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  • You are here:HS2

HS2 'tried to settle legal challenge' with shortlist shake-up

HS2 considered adding a company to its £2.75bn rolling stock shortlist in a bid to resolve a High Court claim, documents from a legal challenge against the client’s procurement processes have alleged.

Papers lodged at the High Court by rolling stock bidder Talgo claim that HS2 Ltd wrote to bidders in February saying it was considering adding Spanish trainbuilder CAF to the shortlist.

Talgo alleges HS2 proposed adding CAF in order to settle a legal claim lodged by the firm after it failed to make it past prequalification for the £2.75bn deal.

Four months later in June 2018, HS2 added CAF to the shortlist – a decision it said was made separately to maintain “robust” competition following shortlisted firms Hitachi and Bombardier joining forces on their bid.

Talgo, which is also on the rolling stock shortlist, is challenging HS2’s decision to add CAF to the shortlist in June despite the company initially not making it past the prequalification stage in November 2017.

Following CAF’s omission from the shortlist last year, the Spanish trainbuilder lodged a High Court claim alleging HS2 had made errors during the procurement process that breached UK and EU law.

The company demanded to be reinstated in the tender race, that the procurement re-run, or that it receive damages from HS2.

Talgo alleges that, following CAF’s legal challenge, HS2 approached it on 7 February seeking its consent to allow CAF to be added to the list.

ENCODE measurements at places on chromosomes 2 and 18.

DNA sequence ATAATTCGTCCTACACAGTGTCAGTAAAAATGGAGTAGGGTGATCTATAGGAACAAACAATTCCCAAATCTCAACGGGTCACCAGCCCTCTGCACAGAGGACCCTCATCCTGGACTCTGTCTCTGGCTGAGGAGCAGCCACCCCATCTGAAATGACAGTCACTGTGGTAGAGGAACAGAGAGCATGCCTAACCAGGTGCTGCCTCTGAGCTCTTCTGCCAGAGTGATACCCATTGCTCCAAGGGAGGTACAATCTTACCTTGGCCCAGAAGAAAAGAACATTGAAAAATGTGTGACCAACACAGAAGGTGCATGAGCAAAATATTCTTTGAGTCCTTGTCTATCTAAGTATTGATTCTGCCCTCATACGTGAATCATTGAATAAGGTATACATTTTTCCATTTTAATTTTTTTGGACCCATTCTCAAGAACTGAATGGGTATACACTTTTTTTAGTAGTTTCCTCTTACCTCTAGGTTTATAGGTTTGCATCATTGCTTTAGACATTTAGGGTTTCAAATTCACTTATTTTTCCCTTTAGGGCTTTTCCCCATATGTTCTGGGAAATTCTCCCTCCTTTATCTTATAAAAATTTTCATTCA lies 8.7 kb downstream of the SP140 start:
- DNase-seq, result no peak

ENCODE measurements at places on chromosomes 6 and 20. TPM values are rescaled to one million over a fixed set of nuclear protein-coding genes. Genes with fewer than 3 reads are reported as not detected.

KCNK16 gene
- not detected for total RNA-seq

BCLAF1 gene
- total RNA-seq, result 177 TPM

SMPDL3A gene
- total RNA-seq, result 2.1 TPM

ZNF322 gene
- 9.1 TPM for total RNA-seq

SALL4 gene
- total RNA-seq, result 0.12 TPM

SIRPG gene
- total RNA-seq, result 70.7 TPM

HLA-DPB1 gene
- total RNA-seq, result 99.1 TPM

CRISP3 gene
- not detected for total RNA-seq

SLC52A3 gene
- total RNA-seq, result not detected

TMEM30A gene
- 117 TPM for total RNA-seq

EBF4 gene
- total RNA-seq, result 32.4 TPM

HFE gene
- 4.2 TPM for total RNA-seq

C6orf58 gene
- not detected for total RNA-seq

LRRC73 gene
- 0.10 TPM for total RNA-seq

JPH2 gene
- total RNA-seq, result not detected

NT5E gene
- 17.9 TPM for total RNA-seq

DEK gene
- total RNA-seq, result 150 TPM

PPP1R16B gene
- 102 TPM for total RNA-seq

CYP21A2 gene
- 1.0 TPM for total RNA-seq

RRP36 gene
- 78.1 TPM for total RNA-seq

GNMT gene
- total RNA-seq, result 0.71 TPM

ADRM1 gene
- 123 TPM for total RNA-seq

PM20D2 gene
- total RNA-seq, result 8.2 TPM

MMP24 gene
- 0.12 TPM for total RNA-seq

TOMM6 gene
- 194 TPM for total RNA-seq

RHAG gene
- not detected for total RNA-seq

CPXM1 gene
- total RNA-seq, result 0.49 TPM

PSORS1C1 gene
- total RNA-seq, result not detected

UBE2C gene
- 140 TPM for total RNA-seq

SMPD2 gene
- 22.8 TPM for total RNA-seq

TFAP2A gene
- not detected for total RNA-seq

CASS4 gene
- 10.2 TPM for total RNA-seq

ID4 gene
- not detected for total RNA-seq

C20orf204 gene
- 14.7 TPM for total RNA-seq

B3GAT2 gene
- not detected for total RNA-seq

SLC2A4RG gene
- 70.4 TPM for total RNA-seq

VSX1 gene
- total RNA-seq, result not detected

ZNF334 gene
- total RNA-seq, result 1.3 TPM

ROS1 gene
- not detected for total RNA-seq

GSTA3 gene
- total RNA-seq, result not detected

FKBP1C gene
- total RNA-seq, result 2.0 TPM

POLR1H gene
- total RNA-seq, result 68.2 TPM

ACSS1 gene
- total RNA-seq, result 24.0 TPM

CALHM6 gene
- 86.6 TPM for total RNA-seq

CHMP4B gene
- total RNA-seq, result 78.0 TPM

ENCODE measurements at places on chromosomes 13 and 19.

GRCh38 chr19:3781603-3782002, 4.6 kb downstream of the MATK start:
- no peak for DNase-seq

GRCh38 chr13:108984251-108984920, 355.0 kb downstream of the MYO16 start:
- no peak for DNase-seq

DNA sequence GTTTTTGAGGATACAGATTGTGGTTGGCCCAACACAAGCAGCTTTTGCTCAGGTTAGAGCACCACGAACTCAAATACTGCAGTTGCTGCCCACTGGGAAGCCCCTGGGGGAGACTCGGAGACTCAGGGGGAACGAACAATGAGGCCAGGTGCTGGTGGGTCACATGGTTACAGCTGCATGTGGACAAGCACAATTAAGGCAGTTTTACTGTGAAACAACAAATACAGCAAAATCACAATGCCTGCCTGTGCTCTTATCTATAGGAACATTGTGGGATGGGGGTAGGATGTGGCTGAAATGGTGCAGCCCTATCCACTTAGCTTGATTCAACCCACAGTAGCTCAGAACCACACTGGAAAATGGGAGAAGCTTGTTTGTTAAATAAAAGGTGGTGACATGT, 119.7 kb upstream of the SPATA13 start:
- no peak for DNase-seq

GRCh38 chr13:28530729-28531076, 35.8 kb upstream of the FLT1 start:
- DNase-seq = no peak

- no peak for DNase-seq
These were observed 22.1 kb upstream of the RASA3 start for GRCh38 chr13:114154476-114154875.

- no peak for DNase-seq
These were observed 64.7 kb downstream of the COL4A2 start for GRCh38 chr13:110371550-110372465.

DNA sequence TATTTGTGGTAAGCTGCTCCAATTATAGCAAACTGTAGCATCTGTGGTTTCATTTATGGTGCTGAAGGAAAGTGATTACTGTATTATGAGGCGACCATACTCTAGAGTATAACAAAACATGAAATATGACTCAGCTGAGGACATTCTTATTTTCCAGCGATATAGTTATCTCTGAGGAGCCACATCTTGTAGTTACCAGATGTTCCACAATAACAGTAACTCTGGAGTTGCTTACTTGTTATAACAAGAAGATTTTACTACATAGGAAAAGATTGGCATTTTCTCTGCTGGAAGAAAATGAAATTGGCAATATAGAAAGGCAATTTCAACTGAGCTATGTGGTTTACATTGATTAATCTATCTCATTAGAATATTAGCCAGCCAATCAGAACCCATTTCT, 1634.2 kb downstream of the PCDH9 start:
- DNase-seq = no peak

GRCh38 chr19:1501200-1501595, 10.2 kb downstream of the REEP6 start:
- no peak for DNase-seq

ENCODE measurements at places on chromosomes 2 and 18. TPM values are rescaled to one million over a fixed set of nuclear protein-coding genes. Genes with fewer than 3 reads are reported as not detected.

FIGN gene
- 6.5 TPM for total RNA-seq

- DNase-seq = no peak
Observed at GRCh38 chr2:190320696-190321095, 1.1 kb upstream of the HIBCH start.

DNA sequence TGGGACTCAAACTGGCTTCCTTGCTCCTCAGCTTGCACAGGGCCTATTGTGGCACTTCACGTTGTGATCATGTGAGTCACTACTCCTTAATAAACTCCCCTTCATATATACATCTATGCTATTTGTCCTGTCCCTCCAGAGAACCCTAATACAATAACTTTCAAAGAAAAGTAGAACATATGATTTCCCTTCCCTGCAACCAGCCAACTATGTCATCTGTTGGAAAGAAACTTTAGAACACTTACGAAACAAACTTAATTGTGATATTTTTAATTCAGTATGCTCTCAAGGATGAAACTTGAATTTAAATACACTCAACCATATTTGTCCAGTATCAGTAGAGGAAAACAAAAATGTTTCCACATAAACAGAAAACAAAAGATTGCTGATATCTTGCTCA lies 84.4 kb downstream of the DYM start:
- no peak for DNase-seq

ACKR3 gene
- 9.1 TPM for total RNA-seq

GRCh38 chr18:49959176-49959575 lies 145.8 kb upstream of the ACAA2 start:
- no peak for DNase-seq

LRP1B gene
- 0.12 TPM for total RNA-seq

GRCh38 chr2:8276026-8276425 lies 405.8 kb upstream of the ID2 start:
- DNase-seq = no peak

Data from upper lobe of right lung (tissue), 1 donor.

In papers filed at the High Court, Talgo said: “By the letter of 7 February 2018 from HS2 to Talgo, HS2 informed Talgo it was considering settling the CAF litigation by expanding the tender shortlist to six prospective tenderers, and sought Talgo’s consent as well as a waiver of Talgo’s right of challenge to HS2’s decision to include CAF on the tender shortlist.”

Talgo says it refused its consent in a letter to HS2 sent two days later on 9 February.

HS2 confirmed to Construction News that it had considered adding CAF to the list back in February but did not go forward with the plan at the time.

However, in June HS2 notified shortlisted firms that it would be adding CAF to the rolling stock shortlist after bidders Hitachi and Bombardier joined forces. The Hitachi / Bombardier joint venture had taken the shortlist from five down to four bidders.

HS2 told CN at the time that the reason it decided to add CAF was to ensure “robust competition” by maintaining a shortlist of five firms for the deal.

Talgo has now challenged that decision, claiming it was based on “irrelevant considerations”, including CAF’s litigation.

Talgo says that HS2 sent a letter following the decision, emphasising that CAF’s addition would provide “maximum competition” by maintaining a list of five bidders.

However, Talgo claims that, towards the end of the letter, HS2 added that CAF’s addition would also have the “benefit of enabling HS2 to settle its litigation with CAF”.

Talgo also alleges that HS2 breached its obligations by adding CAF to the shortlist despite the company not meeting certain requirements around technical and professional capabilities.

It claims that bidders needed to meet a score 1,705 points out of 3,100 to pre-qualify for stage 3b of the tender.

Talgo alleges CAF scored only 1,060 for this stage, and as a result had its bid rejected by HS2.

HS2 has hit back at Talgo’s claims and said it is prepared to defend its decision in court.

An HS2 spokesman said: “In order to ensure the best trains are procured, it is vital that a robust competition takes place.

“We do not agree with the points raised in the challenge against our procurement of rolling stock; accordingly we have filed our defence and will prepare to defend the claim in court if and when this is necessary.

“HS2 is unable to comment further due to the ongoing legal proceedings.”

A recent report by the Financial Times has revealed that the cost of the HS2 line could cost 25 per cent more than similar overseas high speed rail schemes.

According to the paper, a report carried out by PwC compared HS2 cost estimates against similar schemes in 32 countries and found that the UK project would come in 25 per higher than the international average.

CAF and Talgo have both been contacted for comment.

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